Intro to Metabolism Flashcards Preview

Fundamentals of Molecular Medicine > Intro to Metabolism > Flashcards

Flashcards in Intro to Metabolism Deck (103):
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What is Metabolism?

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Options:

Von Gierke Disease 

Classical Galactosemia

Non-Classical Galactosemia

Hereditary fructose

MCAD Deficience

Type 1 Diabetes

Type 2 Diabetes

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Type 1 Diabetes

3

 

 

 

Normal Non-Fasting Levels of Glucose

 

 

 

Glucose 100 mg/dl

4

Von Gierke Disease 

Classical Galactosemia

Non-Classical Galactosemia

Hereditary fructose

MCAD Deficiency Medium Chain Acetyl Co-A Dehydrogenase Deficiency

Type 1 Diabetes

Type 2 Diabetes

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MCAD Deficiency Medium Chain Acetyl Co-A Dehydrogenase Deficiency

5

 

 

 

What are the Four Nutrients

 

1. Carbohydrates (Sugars)

2. Lipids (Fats)

3. Protiens (Made of AA)

4. Alcohol

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Carbohydrates

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Lipids (Fats)

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Proteins 

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Alcohol

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10

 

 

 

What is common to all tissues?

 

 

 

Glycogen stores (Some tissues have much more than others)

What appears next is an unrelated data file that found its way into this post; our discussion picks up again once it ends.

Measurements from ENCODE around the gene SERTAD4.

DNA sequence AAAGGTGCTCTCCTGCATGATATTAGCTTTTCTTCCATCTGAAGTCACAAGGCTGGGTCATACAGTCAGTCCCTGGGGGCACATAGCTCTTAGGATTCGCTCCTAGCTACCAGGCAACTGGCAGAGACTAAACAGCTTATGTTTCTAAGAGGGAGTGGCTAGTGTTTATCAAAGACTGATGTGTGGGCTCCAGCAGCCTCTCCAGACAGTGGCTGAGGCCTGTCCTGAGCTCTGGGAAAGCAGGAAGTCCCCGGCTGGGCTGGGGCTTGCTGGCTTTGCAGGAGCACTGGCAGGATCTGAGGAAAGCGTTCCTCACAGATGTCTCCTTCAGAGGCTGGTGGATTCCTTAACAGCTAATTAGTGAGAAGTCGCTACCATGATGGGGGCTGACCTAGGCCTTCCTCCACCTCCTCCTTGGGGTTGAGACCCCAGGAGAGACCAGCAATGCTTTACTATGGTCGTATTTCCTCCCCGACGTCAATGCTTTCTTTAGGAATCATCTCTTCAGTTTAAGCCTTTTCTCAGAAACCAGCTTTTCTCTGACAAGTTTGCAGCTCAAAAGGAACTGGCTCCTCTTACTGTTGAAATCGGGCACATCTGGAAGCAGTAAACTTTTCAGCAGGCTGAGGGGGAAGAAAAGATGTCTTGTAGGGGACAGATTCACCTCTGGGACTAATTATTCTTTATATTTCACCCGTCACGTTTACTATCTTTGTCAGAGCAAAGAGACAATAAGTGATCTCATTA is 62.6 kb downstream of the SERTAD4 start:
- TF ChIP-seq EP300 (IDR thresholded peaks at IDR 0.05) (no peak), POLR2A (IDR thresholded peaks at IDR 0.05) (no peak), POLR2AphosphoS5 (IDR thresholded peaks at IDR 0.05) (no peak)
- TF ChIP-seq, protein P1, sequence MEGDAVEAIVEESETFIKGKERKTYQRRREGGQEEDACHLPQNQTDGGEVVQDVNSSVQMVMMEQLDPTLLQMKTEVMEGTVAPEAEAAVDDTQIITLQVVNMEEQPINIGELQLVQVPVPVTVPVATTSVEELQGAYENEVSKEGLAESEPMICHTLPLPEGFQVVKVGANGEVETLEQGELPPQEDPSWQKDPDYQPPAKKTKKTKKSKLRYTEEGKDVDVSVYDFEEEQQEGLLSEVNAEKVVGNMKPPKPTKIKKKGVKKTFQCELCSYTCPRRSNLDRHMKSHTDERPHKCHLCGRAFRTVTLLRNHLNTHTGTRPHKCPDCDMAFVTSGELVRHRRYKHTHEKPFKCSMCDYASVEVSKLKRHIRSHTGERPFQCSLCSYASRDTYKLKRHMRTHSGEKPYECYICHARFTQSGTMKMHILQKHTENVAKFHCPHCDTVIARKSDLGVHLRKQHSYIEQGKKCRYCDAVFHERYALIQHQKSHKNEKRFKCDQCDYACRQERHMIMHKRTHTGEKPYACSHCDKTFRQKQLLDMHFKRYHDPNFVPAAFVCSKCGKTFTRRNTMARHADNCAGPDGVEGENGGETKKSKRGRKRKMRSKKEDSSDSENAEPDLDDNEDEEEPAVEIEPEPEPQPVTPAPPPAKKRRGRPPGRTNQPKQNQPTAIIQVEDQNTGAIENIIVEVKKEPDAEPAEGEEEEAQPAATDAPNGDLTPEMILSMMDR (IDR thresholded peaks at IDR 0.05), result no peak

11

 

 

 

High protein diets can result in...

 

 

 

Proteins being converted into triglycerides or glycogen which can mean weight gain.

12

Lipids produce more energy on per carbon basis than carbs or proteins out to which one of the following?

Lipids are more oxidized

Lipids are more reduced than carbs— have more electrons available

lipids have greater molecular weight than carbs

Lipids have a reduced solubility in water

 

 

Lipids are more reduced than carbs— have more electrons available

13

 

 

 

The more oxidized a nutrient is...

 

 

 

the less energy that it can produce

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Most oxidized substance is...

 

 

 

 

CO2 which cannot be reduced and cannot give us energy

15

 

 

 

If you a mean with 100g of CHO 100 g of fat and 20 g of alcohol how many calories?

 

 

 

1840 Calories/g

Could be the entire caloric need for a day. 

16

 

 

 

What are vitamins

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17

 

 

 

Co-factors

 

 

 

Help enzymes catalyze the reaction and in most cases they remain unchanged. Some change.

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What are the Fat Soluble Vitamins

 

 

 

A, D, E, and K

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B1

 

 

 

Thiamine

20

 

 

 

B2

 

 

 

Riboflavin

21

 

 

 

B3

 

 

 

Niacin

22

 

 

 

B5

 

 

 

Pantothenic Acid

23

 

 

 

B6

 

 

 

Pyridoxine

24

 

 

 

B7 

 

 

 

Biotin

25

 

 

 

B9 

 

 

 

Folic Acid

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B12 

 

 

 

Cobalamine

27